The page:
Hi-tech ocean testing
New Zealand is surrounded by ocean, but surprisingly little is known about the health of our coastal waters. Now, using technology developed in Nelson, councils throughout the country are trying to change that.
For the past two years, a buoy known as Tascam has been inconspicuously bobbing in the Tasman Bay. It may just look like a souped-up buoy to passing boaties, but it represents the next step in better understanding our marine environment and is the first link in what could some day be a national coastal observation network.
Tascam collects information on a number of environmental parameters, from currents to temperature to salinity, and relays that information back to shore.
The information is then uploaded onto the Cawthron Institute's and Tasman District Council's websites, so that it can be used by planners, scientists, fishermen, marine farmers and others.
Tascam is the first long-term, near real-time monitoring system in New Zealand dedicated to providing openly accessible information on our coastal waters.
It's the result of a collaborative effort between the Cawthron Institute and the United States-based Monterey Bay Aquarium Research Institute (MBARI).
The philosophy behind Tascam is to build a better understanding of what is happening in our marine environment and to make that information available to people who need it, when they need it, says Cawthron scientist Chris Cornelisen.
"The immediacy of the data retrieved from Tascam means that it can be used, for example, to alert a fisherman that the water temperature is ideal for catching a certain species or to advise marine farmers of the presence of a plankton bloom."
Tascam provides continuous information on the conditions in Tasman Bay, which is crucial for informed planning and coastal management, but it's the ability to find out what's happening in the bay at any given moment that has proven to be an obvious benefit to coastal users.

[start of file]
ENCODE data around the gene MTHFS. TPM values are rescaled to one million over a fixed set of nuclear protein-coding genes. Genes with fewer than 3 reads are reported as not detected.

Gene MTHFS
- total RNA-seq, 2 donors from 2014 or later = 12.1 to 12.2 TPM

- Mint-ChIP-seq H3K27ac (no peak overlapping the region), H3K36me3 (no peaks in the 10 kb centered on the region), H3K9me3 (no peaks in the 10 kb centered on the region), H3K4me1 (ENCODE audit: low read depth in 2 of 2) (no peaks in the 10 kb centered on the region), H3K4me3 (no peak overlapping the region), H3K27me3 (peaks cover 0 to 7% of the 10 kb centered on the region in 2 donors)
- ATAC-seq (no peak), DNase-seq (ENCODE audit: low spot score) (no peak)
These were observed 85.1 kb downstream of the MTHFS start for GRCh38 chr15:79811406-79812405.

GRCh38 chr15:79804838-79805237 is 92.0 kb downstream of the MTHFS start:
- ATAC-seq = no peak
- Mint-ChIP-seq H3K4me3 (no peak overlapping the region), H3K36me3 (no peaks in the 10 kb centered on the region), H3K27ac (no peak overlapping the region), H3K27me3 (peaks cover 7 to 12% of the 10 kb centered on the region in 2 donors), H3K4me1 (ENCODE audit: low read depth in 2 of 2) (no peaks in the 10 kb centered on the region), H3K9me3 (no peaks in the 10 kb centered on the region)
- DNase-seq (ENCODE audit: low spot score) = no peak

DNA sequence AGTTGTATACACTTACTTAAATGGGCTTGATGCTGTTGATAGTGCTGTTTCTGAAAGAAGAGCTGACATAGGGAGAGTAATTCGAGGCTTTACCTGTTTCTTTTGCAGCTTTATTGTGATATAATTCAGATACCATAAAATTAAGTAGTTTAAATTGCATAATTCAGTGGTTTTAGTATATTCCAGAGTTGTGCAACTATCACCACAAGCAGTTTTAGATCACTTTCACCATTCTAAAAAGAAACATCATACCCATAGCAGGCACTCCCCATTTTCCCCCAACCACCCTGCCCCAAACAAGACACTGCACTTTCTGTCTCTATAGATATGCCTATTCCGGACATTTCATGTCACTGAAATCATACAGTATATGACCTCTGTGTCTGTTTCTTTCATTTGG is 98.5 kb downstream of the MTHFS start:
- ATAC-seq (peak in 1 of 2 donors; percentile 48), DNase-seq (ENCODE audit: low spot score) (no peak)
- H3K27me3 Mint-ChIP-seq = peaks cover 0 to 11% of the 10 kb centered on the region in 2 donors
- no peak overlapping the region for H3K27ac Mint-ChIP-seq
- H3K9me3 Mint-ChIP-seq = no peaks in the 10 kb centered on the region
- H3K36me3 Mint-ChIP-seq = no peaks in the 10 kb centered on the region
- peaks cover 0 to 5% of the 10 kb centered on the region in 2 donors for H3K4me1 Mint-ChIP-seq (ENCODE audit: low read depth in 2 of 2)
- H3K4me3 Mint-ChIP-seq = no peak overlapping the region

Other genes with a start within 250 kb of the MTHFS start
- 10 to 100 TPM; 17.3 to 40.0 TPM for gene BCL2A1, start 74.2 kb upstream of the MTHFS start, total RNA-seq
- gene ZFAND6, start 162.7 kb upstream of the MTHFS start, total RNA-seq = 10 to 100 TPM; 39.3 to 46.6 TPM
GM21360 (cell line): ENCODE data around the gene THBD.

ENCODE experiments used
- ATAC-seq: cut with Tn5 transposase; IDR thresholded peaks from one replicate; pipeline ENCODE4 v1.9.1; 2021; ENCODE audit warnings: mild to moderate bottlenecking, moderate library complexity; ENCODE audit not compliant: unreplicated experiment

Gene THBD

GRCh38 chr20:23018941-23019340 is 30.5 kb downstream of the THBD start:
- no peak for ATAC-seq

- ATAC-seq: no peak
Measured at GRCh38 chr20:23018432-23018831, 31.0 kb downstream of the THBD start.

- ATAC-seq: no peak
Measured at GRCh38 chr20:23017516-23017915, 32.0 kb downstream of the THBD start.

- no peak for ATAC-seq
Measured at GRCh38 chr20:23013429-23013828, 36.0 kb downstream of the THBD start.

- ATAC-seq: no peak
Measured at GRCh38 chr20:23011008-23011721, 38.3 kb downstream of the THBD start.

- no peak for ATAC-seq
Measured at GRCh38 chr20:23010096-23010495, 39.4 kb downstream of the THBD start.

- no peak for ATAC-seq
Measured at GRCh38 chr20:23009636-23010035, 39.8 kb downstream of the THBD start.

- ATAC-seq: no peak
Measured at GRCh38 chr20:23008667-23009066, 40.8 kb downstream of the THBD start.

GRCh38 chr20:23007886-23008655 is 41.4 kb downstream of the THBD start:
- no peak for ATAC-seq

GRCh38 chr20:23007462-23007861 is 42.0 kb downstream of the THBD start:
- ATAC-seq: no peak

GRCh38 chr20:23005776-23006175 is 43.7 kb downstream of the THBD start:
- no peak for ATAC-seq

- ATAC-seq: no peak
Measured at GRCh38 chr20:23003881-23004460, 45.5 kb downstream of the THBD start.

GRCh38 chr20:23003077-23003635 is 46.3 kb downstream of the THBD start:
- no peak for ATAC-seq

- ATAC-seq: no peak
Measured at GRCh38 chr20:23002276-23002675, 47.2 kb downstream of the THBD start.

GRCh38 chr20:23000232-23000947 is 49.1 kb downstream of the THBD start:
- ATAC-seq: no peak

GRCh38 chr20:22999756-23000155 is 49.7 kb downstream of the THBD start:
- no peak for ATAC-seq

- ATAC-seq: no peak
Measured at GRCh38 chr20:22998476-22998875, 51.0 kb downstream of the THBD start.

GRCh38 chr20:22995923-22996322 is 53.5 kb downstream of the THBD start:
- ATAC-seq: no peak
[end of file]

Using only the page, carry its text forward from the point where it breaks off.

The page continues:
Charter boat owner and operator Rod Stuart relies on Tascam to check the wind direction and speed before going out to sea. It has become as much a part of his routine as listening to the daily weather forecast and checking his vessel's instruments and gauges.
"I'm in the business of giving people an experience of a lifetime, by taking them to Abel Tasman National Park. Information from Tascam gives me a fuller picture of what's happening on the water and that gives me and my passengers the ability to make better decisions."
Following on the successful deployment of Tascam, MBARI scientists came to New Zealand in 2012 to work with their colleagues at Cawthron on a 30-day trial of an environmental sample processor (ESP) that was placed alongside Tascam.
The ESP is an "at-sea laboratory" that can be remotely operated to detect DNA gene products, including bacteria from animal faeces and phytoplankton that can lead to harmful algal blooms and human health issues.
The ESP technology has incredible potential for aquaculture, says Marlborough Shellfish Quality Programme manager Helen Smale.
She co-ordinates the water and shellfish sampling and testing programme for its shellfish farming members in the top of the South Island and says water quality is crucial to this sector.
"Results from the trial suggest that the ESP could allow for a more targeted response to environmental conditions. For a marine farmer to know, for example, when a harmful bloom is occurring will have incredible benefits for the aquaculture industry, New Zealand exports and consumers."